Monthly Archives: mai 2008

Extended Weekend: Loire Valley

Posted by on mai 14, 2008
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To visit the Loire Valley, you’re better off to stay in one of the big cities, Tours and Blois.

The road from Paris to Tours is quite good. The downside there are many route changes and the itinerary has some toll portions. It will probably take you about 2 hours to get there. Blois is on this route, about 1h30 from Paris.

We have chosen to stay in Tours and get there by TGV. The trip takes little over an hour from Paris Montparnasse and 59 minutes from Massy. Unfortunately there are only a few trains that go in the Tours main station. Most of them stop in a small station on the outskirts of the city, and from there you have to take a regional train. Besides, the trains are a little old. It’s not particularly pleasant to hear the outer shell strongly vibrate at 300km/h.

To get to Blois, and even to Tours if you would like to save some money, you can take some classic trains from Paris Austerlitz. The trip takes about 2h to Blois and 30 more minutes to Tours.

To get around the valley the best is to have a car. If you don’t, you have to get around with local trains (TER) or with local buses. The trains are fast and quite expensive, while the buses are slow, cheap and few and far apart. Be careful, in the weekends the transport sucks (there are fewer trains and no buses).



The Loire Valley has accommodations for all the budgets, from campings and the cheapest hostels to 5***** palaces and even reconverted castles. Tours is in the center of the region so it will probably be your first choice, but Blois has its own charm and nothing compares with the experience you will have if you decide to spend some days in one of the villages in the region.


The castles

I grouped the castles by their region. You should be able to visit all the castles in a group during a single day, without running to much.

Chenonceau and Amboise

Chenonceau and Amboise are placed more or less on the route between Tours and Blois. The first castle I visited, Chenonceau remained my favourite. It was built in the 16th century and it is called „Le chateau des Dames” (The Ladies’ Castle) because it was owned by the wife (Catherine de Medicis) and the mistress (Diane de Poitiers) of the French king Henri II. The castle spreads over the Cher River, so the view is guaranteed from the ball room, which is over 60m long. The domain and the gardens are pretty impressive, although not comparable with the ones at Versailles.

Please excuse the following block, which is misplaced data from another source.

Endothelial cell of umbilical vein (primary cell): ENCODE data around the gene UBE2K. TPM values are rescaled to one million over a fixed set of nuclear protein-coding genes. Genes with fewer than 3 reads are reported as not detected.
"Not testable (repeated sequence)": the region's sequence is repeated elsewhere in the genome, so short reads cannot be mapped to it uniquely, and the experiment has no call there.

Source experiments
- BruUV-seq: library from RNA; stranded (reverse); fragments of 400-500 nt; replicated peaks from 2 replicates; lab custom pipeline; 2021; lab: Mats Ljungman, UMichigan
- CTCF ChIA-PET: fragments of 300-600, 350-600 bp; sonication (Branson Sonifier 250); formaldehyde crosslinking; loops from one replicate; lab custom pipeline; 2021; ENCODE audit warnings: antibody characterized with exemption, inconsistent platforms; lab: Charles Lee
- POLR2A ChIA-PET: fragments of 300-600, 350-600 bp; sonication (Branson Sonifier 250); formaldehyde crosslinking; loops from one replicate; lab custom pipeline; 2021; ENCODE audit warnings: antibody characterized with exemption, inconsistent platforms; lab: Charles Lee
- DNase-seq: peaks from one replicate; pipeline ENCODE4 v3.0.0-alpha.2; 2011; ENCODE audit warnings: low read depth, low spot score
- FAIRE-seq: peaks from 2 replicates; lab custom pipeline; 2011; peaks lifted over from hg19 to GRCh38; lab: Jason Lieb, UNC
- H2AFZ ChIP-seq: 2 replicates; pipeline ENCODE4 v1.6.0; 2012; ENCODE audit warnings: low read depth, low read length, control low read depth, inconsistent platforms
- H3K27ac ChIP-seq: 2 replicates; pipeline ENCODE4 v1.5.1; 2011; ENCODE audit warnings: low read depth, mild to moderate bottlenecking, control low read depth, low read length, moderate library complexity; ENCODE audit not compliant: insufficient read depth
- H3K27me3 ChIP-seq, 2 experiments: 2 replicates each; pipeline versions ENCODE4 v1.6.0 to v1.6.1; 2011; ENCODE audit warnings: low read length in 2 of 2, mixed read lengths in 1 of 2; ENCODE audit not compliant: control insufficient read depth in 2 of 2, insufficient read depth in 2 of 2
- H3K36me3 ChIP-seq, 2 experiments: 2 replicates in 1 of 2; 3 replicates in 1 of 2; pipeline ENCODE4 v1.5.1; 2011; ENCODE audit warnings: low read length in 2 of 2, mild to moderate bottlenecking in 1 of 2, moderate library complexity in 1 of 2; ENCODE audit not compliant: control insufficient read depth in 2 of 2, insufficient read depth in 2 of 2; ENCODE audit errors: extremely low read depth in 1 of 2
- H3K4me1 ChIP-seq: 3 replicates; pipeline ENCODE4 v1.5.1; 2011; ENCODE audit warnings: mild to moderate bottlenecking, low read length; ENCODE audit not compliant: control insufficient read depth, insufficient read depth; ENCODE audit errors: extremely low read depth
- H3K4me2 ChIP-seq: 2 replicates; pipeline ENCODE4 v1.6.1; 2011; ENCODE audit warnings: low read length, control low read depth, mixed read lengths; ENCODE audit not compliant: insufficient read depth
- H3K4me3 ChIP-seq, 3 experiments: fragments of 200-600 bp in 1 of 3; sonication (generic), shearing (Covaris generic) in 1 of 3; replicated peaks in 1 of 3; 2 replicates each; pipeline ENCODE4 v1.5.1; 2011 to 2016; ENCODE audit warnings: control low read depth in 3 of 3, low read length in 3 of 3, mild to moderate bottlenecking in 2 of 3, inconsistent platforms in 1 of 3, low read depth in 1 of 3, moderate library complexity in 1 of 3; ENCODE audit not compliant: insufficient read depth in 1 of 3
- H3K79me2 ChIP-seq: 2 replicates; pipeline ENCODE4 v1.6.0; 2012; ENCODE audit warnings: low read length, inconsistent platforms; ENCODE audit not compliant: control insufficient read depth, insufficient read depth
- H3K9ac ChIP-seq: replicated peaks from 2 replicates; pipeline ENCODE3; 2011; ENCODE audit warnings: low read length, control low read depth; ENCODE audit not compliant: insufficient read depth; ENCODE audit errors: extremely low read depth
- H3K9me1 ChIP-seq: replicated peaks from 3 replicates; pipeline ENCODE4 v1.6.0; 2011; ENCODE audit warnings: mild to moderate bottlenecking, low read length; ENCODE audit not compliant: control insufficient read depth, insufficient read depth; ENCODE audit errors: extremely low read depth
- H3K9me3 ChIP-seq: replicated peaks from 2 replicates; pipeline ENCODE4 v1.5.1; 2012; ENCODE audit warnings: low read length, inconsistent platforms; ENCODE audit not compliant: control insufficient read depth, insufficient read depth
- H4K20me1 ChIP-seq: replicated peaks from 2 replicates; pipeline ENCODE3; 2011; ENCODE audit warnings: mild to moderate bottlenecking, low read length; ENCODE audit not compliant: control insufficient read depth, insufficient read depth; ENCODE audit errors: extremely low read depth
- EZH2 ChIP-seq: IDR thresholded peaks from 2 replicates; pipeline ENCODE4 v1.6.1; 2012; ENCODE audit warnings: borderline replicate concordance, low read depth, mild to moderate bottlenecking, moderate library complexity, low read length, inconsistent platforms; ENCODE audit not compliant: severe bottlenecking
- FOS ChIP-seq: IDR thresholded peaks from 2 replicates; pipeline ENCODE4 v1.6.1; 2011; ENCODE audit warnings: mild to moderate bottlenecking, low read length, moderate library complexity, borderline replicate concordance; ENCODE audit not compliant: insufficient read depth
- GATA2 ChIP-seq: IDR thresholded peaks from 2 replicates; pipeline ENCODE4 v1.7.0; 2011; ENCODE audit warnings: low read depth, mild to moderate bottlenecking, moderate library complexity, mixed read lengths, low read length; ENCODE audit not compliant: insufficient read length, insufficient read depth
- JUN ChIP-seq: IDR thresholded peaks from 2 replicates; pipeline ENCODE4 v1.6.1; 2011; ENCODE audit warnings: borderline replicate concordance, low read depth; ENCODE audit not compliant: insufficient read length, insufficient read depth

Amboise is different. It was built from an old fortress and the successive kings added new buildings or destroyed old ones, so the current castle is formed from 2 very different wings. This castle gave me a very pleasant surprise, as it was the only one which had a brochure in Romanian. Unfortunately, neither the castle nor the domain were impressive.

Entry fees were 10 euros in full, 7,50 euros for students at each castle.



Blois, Chambord et Cheverny

The Blois castle is the most intriguing of them all. It’s made from 3 different wings, of which the most beautiful is unfinished. It has an impressive side on the road and an interesting collection of weapons.

Chambord is arguably the most famous castle of them all. It’s a huge royal palace surrounded by an endless park. The village of Chambord is practically a touristic attraction in itself, being pretty much unchanged from the 17th century. This castle houses the famous double helix staircase, by which 2 people could see each other but never meet.